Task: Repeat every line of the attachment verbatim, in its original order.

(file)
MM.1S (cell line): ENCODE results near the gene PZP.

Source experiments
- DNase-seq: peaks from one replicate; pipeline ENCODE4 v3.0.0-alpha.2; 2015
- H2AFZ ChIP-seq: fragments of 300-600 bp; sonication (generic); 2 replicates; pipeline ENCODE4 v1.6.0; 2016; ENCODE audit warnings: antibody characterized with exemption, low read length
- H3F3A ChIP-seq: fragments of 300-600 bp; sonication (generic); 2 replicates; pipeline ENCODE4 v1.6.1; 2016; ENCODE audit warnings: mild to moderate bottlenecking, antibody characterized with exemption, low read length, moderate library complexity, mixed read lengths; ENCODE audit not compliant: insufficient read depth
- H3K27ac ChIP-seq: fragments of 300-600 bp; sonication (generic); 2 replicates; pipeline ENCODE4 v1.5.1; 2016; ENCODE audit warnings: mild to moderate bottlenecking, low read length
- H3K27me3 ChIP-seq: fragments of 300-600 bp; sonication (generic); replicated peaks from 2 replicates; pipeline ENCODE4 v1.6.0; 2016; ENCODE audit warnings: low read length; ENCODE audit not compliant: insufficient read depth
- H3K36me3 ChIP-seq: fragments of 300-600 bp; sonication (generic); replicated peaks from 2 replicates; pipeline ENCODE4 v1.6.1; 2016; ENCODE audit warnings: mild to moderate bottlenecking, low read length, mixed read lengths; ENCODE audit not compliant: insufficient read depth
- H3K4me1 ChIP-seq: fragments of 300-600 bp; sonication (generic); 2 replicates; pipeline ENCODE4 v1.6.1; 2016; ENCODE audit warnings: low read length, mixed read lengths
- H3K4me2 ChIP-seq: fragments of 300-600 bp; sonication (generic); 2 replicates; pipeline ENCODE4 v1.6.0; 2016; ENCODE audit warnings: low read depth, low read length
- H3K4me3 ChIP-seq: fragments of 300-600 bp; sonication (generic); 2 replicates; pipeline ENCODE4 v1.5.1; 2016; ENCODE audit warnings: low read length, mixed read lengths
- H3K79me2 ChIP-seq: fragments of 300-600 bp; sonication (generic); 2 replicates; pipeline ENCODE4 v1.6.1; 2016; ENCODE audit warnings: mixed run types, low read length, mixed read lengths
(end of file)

MM.1S (cell line): ENCODE results near the gene PZP.

Source experiments
- DNase-seq: peaks from one replicate; pipeline ENCODE4 v3.0.0-alpha.2; 2015
- H2AFZ ChIP-seq: fragments of 300-600 bp; sonication (generic); 2 replicates; pipeline ENCODE4 v1.6.0; 2016; ENCODE audit warnings: antibody characterized with exemption, low read length
- H3F3A ChIP-seq: fragments of 300-600 bp; sonication (generic); 2 replicates; pipeline ENCODE4 v1.6.1; 2016; ENCODE audit warnings: mild to moderate bottlenecking, antibody characterized with exemption, low read length, moderate library complexity, mixed read lengths; ENCODE audit not compliant: insufficient read depth
- H3K27ac ChIP-seq: fragments of 300-600 bp; sonication (generic); 2 replicates; pipeline ENCODE4 v1.5.1; 2016; ENCODE audit warnings: mild to moderate bottlenecking, low read length
- H3K27me3 ChIP-seq: fragments of 300-600 bp; sonication (generic); replicated peaks from 2 replicates; pipeline ENCODE4 v1.6.0; 2016; ENCODE audit warnings: low read length; ENCODE audit not compliant: insufficient read depth
- H3K36me3 ChIP-seq: fragments of 300-600 bp; sonication (generic); replicated peaks from 2 replicates; pipeline ENCODE4 v1.6.1; 2016; ENCODE audit warnings: mild to moderate bottlenecking, low read length, mixed read lengths; ENCODE audit not compliant: insufficient read depth
- H3K4me1 ChIP-seq: fragments of 300-600 bp; sonication (generic); 2 replicates; pipeline ENCODE4 v1.6.1; 2016; ENCODE audit warnings: low read length, mixed read lengths
- H3K4me2 ChIP-seq: fragments of 300-600 bp; sonication (generic); 2 replicates; pipeline ENCODE4 v1.6.0; 2016; ENCODE audit warnings: low read depth, low read length
- H3K4me3 ChIP-seq: fragments of 300-600 bp; sonication (generic); 2 replicates; pipeline ENCODE4 v1.5.1; 2016; ENCODE audit warnings: low read length, mixed read lengths
- H3K79me2 ChIP-seq: fragments of 300-600 bp; sonication (generic); 2 replicates; pipeline ENCODE4 v1.6.1; 2016; ENCODE audit warnings: mixed run types, low read length, mixed read lengths